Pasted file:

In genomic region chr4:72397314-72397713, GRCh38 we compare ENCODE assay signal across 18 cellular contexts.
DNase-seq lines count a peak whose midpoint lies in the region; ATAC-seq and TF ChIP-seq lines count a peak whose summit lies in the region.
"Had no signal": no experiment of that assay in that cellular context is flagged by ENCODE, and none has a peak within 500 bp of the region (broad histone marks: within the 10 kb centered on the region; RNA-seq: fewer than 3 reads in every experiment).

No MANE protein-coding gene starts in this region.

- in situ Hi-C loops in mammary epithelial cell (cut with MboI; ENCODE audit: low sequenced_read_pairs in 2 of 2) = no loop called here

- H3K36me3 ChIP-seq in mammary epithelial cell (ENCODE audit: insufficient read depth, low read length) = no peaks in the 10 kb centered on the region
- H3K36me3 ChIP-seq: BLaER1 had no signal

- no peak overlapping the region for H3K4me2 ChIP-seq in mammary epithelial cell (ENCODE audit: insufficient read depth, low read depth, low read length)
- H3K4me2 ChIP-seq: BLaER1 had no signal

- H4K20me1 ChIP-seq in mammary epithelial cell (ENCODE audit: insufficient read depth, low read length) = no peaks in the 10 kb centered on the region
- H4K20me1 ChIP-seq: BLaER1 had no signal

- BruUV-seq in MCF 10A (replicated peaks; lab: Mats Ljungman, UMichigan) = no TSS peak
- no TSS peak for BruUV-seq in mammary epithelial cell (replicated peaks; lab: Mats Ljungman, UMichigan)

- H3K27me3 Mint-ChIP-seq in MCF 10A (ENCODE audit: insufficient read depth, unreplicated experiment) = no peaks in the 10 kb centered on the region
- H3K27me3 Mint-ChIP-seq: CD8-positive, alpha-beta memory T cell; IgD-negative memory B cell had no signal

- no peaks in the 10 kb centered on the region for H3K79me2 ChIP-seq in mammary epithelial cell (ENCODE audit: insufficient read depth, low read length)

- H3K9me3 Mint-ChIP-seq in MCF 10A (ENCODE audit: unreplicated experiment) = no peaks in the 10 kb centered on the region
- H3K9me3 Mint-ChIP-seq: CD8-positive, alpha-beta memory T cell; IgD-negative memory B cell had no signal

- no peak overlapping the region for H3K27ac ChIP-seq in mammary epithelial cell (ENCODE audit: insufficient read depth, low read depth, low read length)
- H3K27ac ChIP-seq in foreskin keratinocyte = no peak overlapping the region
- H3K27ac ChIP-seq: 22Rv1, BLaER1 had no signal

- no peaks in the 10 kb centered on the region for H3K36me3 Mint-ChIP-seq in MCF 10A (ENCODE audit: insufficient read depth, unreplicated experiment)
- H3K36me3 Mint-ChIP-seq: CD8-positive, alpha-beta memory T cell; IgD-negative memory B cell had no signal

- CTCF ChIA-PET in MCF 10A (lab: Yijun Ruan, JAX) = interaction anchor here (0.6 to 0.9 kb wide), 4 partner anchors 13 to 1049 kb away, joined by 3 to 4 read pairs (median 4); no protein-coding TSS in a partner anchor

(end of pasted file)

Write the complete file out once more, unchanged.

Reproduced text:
In genomic region chr4:72397314-72397713, GRCh38 we compare ENCODE assay signal across 18 cellular contexts.
DNase-seq lines count a peak whose midpoint lies in the region; ATAC-seq and TF ChIP-seq lines count a peak whose summit lies in the region.
"Had no signal": no experiment of that assay in that cellular context is flagged by ENCODE, and none has a peak within 500 bp of the region (broad histone marks: within the 10 kb centered on the region; RNA-seq: fewer than 3 reads in every experiment).

No MANE protein-coding gene starts in this region.

- in situ Hi-C loops in mammary epithelial cell (cut with MboI; ENCODE audit: low sequenced_read_pairs in 2 of 2) = no loop called here

- H3K36me3 ChIP-seq in mammary epithelial cell (ENCODE audit: insufficient read depth, low read length) = no peaks in the 10 kb centered on the region
- H3K36me3 ChIP-seq: BLaER1 had no signal

- no peak overlapping the region for H3K4me2 ChIP-seq in mammary epithelial cell (ENCODE audit: insufficient read depth, low read depth, low read length)
- H3K4me2 ChIP-seq: BLaER1 had no signal

- H4K20me1 ChIP-seq in mammary epithelial cell (ENCODE audit: insufficient read depth, low read length) = no peaks in the 10 kb centered on the region
- H4K20me1 ChIP-seq: BLaER1 had no signal

- BruUV-seq in MCF 10A (replicated peaks; lab: Mats Ljungman, UMichigan) = no TSS peak
- no TSS peak for BruUV-seq in mammary epithelial cell (replicated peaks; lab: Mats Ljungman, UMichigan)

- H3K27me3 Mint-ChIP-seq in MCF 10A (ENCODE audit: insufficient read depth, unreplicated experiment) = no peaks in the 10 kb centered on the region
- H3K27me3 Mint-ChIP-seq: CD8-positive, alpha-beta memory T cell; IgD-negative memory B cell had no signal

- no peaks in the 10 kb centered on the region for H3K79me2 ChIP-seq in mammary epithelial cell (ENCODE audit: insufficient read depth, low read length)

- H3K9me3 Mint-ChIP-seq in MCF 10A (ENCODE audit: unreplicated experiment) = no peaks in the 10 kb centered on the region
- H3K9me3 Mint-ChIP-seq: CD8-positive, alpha-beta memory T cell; IgD-negative memory B cell had no signal

- no peak overlapping the region for H3K27ac ChIP-seq in mammary epithelial cell (ENCODE audit: insufficient read depth, low read depth, low read length)
- H3K27ac ChIP-seq in foreskin keratinocyte = no peak overlapping the region
- H3K27ac ChIP-seq: 22Rv1, BLaER1 had no signal

- no peaks in the 10 kb centered on the region for H3K36me3 Mint-ChIP-seq in MCF 10A (ENCODE audit: insufficient read depth, unreplicated experiment)
- H3K36me3 Mint-ChIP-seq: CD8-positive, alpha-beta memory T cell; IgD-negative memory B cell had no signal

- CTCF ChIA-PET in MCF 10A (lab: Yijun Ruan, JAX) = interaction anchor here (0.6 to 0.9 kb wide), 4 partner anchors 13 to 1049 kb away, joined by 3 to 4 read pairs (median 4); no protein-coding TSS in a partner anchor